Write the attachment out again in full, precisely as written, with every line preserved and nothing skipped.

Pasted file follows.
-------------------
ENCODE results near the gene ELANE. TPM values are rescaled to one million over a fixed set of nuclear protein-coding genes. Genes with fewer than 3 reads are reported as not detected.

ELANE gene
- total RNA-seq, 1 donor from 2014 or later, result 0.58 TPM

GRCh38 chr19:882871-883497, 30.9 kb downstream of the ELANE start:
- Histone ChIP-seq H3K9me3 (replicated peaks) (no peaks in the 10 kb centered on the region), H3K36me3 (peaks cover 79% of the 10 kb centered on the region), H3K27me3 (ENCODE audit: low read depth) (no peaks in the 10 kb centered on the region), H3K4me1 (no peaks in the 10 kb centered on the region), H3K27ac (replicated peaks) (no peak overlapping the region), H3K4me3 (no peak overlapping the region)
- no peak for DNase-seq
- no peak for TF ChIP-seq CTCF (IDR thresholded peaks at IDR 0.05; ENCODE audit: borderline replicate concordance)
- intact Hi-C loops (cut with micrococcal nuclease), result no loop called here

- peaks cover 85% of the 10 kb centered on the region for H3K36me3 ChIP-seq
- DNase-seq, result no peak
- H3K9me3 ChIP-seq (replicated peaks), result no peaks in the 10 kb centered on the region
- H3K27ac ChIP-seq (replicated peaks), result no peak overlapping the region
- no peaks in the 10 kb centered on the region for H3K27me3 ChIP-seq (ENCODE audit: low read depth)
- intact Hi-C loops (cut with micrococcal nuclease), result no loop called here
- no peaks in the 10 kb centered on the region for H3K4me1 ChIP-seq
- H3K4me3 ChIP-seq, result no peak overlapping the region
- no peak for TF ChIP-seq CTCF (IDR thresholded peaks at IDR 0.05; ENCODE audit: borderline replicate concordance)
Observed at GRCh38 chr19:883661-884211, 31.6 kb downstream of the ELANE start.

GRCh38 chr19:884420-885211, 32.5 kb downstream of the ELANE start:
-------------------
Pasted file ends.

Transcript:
ENCODE results near the gene ELANE. TPM values are rescaled to one million over a fixed set of nuclear protein-coding genes. Genes with fewer than 3 reads are reported as not detected.

ELANE gene
- total RNA-seq, 1 donor from 2014 or later, result 0.58 TPM

GRCh38 chr19:882871-883497, 30.9 kb downstream of the ELANE start:
- Histone ChIP-seq H3K9me3 (replicated peaks) (no peaks in the 10 kb centered on the region), H3K36me3 (peaks cover 79% of the 10 kb centered on the region), H3K27me3 (ENCODE audit: low read depth) (no peaks in the 10 kb centered on the region), H3K4me1 (no peaks in the 10 kb centered on the region), H3K27ac (replicated peaks) (no peak overlapping the region), H3K4me3 (no peak overlapping the region)
- no peak for DNase-seq
- no peak for TF ChIP-seq CTCF (IDR thresholded peaks at IDR 0.05; ENCODE audit: borderline replicate concordance)
- intact Hi-C loops (cut with micrococcal nuclease), result no loop called here

- peaks cover 85% of the 10 kb centered on the region for H3K36me3 ChIP-seq
- DNase-seq, result no peak
- H3K9me3 ChIP-seq (replicated peaks), result no peaks in the 10 kb centered on the region
- H3K27ac ChIP-seq (replicated peaks), result no peak overlapping the region
- no peaks in the 10 kb centered on the region for H3K27me3 ChIP-seq (ENCODE audit: low read depth)
- intact Hi-C loops (cut with micrococcal nuclease), result no loop called here
- no peaks in the 10 kb centered on the region for H3K4me1 ChIP-seq
- H3K4me3 ChIP-seq, result no peak overlapping the region
- no peak for TF ChIP-seq CTCF (IDR thresholded peaks at IDR 0.05; ENCODE audit: borderline replicate concordance)
Observed at GRCh38 chr19:883661-884211, 31.6 kb downstream of the ELANE start.

GRCh38 chr19:884420-885211, 32.5 kb downstream of the ELANE start: